Competing Spectacles Image

Does it surprise you that more than twenty-four thousand minutes of new user video is uploaded to YouTube every minute of every day? To view all the new video content uploaded in the next fifty-eight hours, it would require an unbroken lifespan of eighty years to watch. These dizzying statistics testify to the avalanche of media content and electronic information that engulfs us in the digital age. 

In Competing Spectacles, author Tony Reinke poses the question, “In this ‘age of the spectacle’ (as it has been called)—in this ecosystem of digital pictures and fabricated sights and viral moments competing for our attention—how do we spiritually thrive?”1 Reinke, senior writer for Desiring God and author of five books, including the seminal work 12 Ways Your Phone Is Changing You, intends this book to be a guide and helpful resource for Christians in need of a digital detox—those seeking to unplug from the digital world in order to reorder their priorities. 

While undoubtedly a useful work for Christians wrestling with binge watching or digital time mismanagement, this book is equally valuable for its assessment of our media-driven culture. Reinke writes from a well-articulated Christian worldview and explores important questions: How does our digital consumption, meaning what we watch, the online news we read, the social media we follow, impact us as followers of Christ? What are the consequences of our accumulated screen time on our attention, volition, empathy, and identity? 

Make no mistake, Competing Spectacles is not a rehash of his investigation into how smartphone usage changes us; rather, he devotes this work to presenting a broader analysis of how our culture lives and thinks according to a media-based epistemology, and as Christians seeking to treasure Christ in an age filled with digital distractions, we need to cultivate clear biblical thinking about the culture surrounding us. To accomplish this, Reinke structures this book into two sections:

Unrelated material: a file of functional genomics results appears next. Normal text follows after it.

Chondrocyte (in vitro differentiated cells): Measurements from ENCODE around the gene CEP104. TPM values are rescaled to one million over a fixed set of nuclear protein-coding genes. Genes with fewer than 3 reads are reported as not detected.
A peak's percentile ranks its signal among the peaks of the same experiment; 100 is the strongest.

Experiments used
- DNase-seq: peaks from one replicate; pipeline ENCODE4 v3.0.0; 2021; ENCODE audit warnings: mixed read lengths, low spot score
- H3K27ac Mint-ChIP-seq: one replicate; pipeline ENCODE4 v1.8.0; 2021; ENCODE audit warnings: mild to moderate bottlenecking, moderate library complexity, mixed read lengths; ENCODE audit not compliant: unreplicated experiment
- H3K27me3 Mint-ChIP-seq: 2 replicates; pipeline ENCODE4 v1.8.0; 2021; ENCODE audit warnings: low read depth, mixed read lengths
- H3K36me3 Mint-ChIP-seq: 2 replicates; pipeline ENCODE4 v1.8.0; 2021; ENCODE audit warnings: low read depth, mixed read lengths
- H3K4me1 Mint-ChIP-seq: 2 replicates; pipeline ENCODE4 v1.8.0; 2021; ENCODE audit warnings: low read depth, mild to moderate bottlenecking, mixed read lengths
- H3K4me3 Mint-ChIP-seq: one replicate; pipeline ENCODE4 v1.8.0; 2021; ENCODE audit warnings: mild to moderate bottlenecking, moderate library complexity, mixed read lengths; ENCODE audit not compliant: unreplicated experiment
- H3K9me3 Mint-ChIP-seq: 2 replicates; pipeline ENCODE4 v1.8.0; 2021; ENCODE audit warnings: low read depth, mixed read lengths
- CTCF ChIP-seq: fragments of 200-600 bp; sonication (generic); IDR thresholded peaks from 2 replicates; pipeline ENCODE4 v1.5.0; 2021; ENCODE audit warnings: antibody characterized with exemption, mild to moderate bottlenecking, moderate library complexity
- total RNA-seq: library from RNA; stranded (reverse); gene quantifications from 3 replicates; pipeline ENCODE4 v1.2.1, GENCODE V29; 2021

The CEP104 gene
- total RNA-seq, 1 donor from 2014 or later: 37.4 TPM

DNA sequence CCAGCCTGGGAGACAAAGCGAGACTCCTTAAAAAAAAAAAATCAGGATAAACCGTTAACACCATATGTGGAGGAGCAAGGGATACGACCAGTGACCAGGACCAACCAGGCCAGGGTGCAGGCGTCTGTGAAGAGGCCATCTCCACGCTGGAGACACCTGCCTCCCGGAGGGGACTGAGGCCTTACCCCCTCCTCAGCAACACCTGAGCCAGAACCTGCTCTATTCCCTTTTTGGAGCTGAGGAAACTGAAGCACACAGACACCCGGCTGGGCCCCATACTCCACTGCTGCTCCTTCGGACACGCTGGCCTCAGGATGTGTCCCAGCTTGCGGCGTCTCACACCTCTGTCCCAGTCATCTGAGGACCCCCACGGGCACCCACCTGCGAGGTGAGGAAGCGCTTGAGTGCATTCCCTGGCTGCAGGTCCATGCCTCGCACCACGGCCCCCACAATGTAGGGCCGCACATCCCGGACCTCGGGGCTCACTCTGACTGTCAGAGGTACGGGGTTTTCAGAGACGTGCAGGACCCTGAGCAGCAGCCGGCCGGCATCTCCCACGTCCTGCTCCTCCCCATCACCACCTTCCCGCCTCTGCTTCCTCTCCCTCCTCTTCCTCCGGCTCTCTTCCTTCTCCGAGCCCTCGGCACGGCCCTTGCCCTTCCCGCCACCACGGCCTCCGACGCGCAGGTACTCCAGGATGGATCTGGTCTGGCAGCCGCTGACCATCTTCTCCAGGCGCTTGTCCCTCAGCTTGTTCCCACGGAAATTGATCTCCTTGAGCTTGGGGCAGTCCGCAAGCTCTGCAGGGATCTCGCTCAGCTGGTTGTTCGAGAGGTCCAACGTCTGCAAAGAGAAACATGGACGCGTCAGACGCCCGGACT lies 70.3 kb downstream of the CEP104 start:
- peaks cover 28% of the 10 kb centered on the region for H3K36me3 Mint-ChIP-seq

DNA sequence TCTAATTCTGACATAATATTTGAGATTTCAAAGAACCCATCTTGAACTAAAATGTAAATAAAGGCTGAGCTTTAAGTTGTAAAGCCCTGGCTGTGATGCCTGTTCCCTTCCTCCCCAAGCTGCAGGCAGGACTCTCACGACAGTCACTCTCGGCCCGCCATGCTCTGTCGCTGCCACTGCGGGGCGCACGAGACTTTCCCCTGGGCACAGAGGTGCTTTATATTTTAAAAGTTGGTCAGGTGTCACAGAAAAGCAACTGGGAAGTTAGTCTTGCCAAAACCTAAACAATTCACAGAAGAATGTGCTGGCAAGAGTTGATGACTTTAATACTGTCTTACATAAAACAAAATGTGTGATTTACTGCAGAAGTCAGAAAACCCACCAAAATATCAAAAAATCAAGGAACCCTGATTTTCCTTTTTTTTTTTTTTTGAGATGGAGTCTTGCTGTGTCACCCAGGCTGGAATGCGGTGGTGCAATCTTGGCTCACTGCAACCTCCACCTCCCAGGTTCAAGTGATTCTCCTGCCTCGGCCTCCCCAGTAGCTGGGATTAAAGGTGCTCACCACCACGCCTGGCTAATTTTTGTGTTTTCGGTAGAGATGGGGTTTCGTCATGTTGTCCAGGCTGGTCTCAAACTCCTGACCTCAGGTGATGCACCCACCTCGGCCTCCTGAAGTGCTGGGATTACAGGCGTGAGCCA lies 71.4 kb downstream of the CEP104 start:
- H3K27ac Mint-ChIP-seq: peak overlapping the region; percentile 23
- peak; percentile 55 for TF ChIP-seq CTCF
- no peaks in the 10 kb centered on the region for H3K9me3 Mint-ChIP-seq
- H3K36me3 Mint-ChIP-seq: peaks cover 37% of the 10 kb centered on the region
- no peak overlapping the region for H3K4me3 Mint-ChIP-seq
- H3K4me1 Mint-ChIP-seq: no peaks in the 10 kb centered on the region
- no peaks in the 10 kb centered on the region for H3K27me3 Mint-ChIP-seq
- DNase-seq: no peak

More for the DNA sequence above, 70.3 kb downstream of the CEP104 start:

• Part 1 introduces the reader to the age of the spectacle and the reigning spectacles of today.
  • Part 2 focuses on the grandest spectacle of all history and time—the death of Christ on the cross.

What Is a Spectacle?

CompetingSpectacles_ReinkeReinke opens by defining a spectacle as “a moment of time, of varying length, in which collective gaze is fixed on some specific image, event, or moment. A spectacle is something that captures human attention, an instant when our eyes and brains focus and fixate on something projected at us.”2 In today’s outrage culture, spectacles include scandals in sports, entertainment, or politics; spectacles can also range from events as significant as a historic presidential election to an occurrence as insignificant as the latest viral video from a self-made YouTube millionaire. Reinke asserts that spectacles are not neutral; they want something from us—our attention, time, affection, money, and capacity for awe.